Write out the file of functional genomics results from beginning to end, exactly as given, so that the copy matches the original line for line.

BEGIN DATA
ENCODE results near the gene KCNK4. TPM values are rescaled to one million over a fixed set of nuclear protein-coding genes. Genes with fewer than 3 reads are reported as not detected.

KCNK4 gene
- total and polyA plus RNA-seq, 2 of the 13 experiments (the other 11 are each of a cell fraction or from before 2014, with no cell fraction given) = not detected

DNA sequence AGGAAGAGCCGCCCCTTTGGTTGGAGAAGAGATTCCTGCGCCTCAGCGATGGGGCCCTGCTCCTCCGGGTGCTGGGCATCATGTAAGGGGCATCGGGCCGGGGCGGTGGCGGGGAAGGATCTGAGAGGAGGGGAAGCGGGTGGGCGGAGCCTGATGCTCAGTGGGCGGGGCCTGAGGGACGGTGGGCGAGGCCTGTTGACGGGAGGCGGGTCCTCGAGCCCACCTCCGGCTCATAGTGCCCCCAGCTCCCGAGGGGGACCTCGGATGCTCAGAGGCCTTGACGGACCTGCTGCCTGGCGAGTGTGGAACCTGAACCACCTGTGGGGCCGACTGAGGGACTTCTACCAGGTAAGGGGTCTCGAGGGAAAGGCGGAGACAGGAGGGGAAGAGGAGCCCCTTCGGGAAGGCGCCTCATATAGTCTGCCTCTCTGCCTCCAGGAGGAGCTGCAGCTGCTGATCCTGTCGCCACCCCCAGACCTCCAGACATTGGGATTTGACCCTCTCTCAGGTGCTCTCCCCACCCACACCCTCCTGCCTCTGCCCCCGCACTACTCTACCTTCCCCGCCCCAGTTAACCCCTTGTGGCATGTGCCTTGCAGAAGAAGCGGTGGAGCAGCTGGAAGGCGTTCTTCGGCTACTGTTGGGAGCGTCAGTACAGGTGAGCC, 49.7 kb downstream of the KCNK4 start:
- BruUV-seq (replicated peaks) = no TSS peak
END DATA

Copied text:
ENCODE results near the gene KCNK4. TPM values are rescaled to one million over a fixed set of nuclear protein-coding genes. Genes with fewer than 3 reads are reported as not detected.

KCNK4 gene
- total and polyA plus RNA-seq, 2 of the 13 experiments (the other 11 are each of a cell fraction or from before 2014, with no cell fraction given) = not detected

DNA sequence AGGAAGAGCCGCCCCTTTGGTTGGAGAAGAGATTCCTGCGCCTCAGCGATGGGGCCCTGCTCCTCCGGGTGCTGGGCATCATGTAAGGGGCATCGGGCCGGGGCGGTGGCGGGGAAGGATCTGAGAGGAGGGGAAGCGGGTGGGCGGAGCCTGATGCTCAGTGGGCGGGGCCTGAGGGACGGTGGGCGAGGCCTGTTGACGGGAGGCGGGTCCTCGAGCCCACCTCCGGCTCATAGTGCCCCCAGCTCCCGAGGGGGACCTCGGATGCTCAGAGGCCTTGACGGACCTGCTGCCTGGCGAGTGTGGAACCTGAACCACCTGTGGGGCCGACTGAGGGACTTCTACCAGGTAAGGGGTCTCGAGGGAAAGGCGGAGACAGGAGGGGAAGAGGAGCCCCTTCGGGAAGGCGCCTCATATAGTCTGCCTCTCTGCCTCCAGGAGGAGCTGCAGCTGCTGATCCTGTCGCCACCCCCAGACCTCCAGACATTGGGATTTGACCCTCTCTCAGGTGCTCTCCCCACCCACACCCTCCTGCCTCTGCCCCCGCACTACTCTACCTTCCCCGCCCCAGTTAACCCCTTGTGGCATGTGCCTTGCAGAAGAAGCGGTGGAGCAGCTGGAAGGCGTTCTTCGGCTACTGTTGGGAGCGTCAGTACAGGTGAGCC, 49.7 kb downstream of the KCNK4 start:
- BruUV-seq (replicated peaks) = no TSS peak